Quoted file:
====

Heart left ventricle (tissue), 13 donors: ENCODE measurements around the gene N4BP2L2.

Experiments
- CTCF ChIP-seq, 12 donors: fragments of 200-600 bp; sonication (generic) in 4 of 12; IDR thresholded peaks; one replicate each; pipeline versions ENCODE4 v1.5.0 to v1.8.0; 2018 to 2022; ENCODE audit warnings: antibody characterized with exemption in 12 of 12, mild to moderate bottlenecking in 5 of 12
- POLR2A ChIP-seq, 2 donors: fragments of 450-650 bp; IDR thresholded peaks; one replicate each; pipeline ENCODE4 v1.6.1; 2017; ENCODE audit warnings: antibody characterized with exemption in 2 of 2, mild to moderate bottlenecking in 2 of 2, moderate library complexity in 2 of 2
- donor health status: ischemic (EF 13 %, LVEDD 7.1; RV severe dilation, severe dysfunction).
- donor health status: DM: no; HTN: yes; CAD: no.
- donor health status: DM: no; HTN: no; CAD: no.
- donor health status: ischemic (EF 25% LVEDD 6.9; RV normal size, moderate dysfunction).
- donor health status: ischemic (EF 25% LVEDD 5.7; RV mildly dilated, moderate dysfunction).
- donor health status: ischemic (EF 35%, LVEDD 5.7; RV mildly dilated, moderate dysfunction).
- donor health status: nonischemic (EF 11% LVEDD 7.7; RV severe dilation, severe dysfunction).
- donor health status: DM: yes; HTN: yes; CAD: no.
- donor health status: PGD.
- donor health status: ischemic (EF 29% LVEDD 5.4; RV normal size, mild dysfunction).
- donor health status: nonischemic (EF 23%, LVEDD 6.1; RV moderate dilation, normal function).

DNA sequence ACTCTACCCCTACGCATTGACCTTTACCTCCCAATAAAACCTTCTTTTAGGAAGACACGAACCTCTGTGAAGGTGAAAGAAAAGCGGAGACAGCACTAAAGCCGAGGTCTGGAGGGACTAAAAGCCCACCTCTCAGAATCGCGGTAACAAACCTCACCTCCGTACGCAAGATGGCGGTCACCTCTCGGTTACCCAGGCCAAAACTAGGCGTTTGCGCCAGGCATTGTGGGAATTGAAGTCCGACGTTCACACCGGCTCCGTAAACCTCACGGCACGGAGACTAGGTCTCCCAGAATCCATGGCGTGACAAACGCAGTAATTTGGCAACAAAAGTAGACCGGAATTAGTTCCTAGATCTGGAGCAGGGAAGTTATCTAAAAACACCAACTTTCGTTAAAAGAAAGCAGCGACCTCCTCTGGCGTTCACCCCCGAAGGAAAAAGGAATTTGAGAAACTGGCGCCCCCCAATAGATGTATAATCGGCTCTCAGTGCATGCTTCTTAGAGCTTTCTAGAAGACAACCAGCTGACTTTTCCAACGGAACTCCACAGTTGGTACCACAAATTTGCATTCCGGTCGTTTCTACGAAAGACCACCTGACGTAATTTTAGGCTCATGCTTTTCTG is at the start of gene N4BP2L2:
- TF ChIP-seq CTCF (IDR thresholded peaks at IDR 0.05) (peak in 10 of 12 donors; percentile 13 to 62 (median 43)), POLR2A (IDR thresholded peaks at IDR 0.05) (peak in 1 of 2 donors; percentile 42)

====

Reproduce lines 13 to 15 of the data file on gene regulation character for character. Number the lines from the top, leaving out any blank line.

- donor health status: PGD.
- donor health status: ischemic (EF 29% LVEDD 5.4; RV normal size, mild dysfunction).
- donor health status: nonischemic (EF 23%, LVEDD 6.1; RV moderate dilation, normal function).